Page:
Feeling powerless, families bring elderly home in pandemic

Regional News

Betty Bednarowski, 79, smiles as she bats a balloon back and forth with a nursing assistant at home, Tuesday, Nov. 30, 2021, in Rotterdam Junction, N.Y. It’s been a year since her family took her out of a nursing home locked down against COVID-19 to rescue her from isolation and neglect. (AP Photo/Wong Maye-E)

ROTTERDAM JUNCTION, N.Y. (AP) — After nursing homes filled up with COVID cases and shut out visitors, some families brought their loved ones home.

Unexpectedly caring for an elderly adult has brought families assurances and peace. It can also bring consequences to finances and relationships that could outlast the pandemic itself.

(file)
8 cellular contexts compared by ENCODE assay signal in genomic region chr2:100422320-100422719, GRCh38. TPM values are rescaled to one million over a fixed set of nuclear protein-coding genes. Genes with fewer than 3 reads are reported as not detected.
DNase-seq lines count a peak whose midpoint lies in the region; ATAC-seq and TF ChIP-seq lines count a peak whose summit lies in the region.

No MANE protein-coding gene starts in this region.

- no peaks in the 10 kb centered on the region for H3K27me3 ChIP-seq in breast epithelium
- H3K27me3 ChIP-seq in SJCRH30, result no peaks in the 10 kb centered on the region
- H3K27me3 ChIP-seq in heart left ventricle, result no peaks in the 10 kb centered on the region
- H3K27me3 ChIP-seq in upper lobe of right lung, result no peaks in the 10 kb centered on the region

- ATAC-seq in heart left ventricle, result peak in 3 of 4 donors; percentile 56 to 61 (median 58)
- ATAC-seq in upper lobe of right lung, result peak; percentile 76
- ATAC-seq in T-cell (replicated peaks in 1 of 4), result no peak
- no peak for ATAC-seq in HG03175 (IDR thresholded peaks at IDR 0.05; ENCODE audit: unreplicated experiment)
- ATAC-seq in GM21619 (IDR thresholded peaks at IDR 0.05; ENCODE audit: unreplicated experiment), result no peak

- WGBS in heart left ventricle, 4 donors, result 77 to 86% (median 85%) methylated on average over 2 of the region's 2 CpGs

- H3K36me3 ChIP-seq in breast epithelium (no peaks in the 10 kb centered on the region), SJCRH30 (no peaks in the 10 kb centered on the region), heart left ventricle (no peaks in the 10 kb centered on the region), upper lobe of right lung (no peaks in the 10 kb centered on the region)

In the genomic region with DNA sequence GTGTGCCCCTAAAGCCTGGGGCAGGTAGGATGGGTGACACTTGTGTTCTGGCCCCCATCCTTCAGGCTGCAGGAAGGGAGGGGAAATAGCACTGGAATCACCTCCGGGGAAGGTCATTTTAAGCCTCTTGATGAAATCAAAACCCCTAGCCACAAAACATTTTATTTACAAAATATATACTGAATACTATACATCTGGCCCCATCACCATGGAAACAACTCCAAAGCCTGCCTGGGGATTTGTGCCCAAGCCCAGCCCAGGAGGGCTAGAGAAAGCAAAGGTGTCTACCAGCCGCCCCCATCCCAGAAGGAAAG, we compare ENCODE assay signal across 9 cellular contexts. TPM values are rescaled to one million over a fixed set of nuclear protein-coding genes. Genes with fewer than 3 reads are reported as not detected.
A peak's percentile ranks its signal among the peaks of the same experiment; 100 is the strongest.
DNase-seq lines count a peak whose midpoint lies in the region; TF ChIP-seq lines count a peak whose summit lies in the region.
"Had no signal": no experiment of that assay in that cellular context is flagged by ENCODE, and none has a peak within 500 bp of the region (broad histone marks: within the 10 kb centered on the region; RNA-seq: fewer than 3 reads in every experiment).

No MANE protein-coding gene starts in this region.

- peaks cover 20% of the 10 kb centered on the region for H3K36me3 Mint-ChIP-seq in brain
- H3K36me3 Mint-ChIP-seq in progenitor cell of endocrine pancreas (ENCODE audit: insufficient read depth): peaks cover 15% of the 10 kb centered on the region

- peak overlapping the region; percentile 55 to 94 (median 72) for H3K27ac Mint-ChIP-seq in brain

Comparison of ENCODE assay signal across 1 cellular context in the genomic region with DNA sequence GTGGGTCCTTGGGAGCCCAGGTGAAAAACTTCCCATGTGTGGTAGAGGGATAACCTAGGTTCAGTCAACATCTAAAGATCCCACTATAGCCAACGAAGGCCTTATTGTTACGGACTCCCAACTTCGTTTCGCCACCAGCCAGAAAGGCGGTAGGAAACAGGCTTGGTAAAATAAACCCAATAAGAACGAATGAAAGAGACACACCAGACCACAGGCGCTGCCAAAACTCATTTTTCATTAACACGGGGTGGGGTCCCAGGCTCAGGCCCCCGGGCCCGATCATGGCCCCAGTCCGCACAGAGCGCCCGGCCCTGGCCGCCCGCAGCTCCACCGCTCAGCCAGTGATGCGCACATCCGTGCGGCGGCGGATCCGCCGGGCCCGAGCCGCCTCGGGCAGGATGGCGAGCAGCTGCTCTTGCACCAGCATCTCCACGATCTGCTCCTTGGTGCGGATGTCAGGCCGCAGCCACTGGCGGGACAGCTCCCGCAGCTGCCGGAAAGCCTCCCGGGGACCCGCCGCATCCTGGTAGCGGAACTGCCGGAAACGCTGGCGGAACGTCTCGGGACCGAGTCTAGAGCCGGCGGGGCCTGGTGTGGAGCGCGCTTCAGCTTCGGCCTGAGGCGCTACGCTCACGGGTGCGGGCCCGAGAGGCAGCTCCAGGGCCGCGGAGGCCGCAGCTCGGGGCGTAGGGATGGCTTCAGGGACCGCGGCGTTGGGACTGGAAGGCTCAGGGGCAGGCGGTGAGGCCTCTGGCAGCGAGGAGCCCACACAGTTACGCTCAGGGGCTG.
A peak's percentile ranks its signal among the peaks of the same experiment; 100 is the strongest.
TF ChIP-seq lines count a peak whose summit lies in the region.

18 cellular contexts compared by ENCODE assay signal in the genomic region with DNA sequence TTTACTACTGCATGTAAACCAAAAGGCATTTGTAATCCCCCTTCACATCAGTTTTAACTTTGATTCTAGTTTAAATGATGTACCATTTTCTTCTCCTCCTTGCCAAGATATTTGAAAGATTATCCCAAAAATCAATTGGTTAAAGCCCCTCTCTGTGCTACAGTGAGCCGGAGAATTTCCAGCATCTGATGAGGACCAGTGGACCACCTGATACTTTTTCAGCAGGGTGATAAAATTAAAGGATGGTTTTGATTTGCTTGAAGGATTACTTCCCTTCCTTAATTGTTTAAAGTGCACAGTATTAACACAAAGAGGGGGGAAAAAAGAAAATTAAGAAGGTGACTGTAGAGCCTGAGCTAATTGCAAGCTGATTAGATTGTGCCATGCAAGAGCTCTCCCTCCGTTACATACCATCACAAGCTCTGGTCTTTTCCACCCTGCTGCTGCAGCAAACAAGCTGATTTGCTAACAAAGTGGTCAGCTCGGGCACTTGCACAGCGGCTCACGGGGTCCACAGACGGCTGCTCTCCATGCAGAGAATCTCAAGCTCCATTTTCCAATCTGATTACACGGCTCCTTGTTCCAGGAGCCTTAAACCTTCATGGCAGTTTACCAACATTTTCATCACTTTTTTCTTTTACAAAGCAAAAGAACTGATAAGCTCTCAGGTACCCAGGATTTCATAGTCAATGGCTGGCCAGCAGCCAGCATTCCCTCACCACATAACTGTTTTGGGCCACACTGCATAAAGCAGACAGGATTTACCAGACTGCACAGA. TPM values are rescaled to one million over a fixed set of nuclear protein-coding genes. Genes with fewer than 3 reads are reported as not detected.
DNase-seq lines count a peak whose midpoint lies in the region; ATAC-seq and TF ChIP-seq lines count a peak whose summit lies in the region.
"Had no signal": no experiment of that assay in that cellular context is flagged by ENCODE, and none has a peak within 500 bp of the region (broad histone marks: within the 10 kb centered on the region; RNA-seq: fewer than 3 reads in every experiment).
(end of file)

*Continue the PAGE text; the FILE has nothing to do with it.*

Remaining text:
It’s hard to know just how many families have made that decision during the pandemic. But a software provider that connects hospitals with nursing homes says this year has seen a 14 percent increase in patients discharged to go home.

In a June survey by an industry group, operators of nearly four in ten nursing homes said they were losing money because patients were moving out.

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